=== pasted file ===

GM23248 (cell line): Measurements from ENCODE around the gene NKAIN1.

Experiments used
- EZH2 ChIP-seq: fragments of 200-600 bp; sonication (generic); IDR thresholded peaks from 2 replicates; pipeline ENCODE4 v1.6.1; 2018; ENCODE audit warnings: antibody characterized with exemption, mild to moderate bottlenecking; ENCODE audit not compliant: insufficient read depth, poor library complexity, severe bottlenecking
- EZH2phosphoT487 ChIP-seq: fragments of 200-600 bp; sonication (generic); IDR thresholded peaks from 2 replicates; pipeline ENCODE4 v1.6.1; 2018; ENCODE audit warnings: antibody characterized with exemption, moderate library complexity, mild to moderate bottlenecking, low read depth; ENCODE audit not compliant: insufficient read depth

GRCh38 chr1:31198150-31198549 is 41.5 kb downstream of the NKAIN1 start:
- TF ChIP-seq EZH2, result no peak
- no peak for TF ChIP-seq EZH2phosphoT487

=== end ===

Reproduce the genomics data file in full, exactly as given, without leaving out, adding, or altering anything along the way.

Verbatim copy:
GM23248 (cell line): Measurements from ENCODE around the gene NKAIN1.

Experiments used
- EZH2 ChIP-seq: fragments of 200-600 bp; sonication (generic); IDR thresholded peaks from 2 replicates; pipeline ENCODE4 v1.6.1; 2018; ENCODE audit warnings: antibody characterized with exemption, mild to moderate bottlenecking; ENCODE audit not compliant: insufficient read depth, poor library complexity, severe bottlenecking
- EZH2phosphoT487 ChIP-seq: fragments of 200-600 bp; sonication (generic); IDR thresholded peaks from 2 replicates; pipeline ENCODE4 v1.6.1; 2018; ENCODE audit warnings: antibody characterized with exemption, moderate library complexity, mild to moderate bottlenecking, low read depth; ENCODE audit not compliant: insufficient read depth

GRCh38 chr1:31198150-31198549 is 41.5 kb downstream of the NKAIN1 start:
- TF ChIP-seq EZH2, result no peak
- no peak for TF ChIP-seq EZH2phosphoT487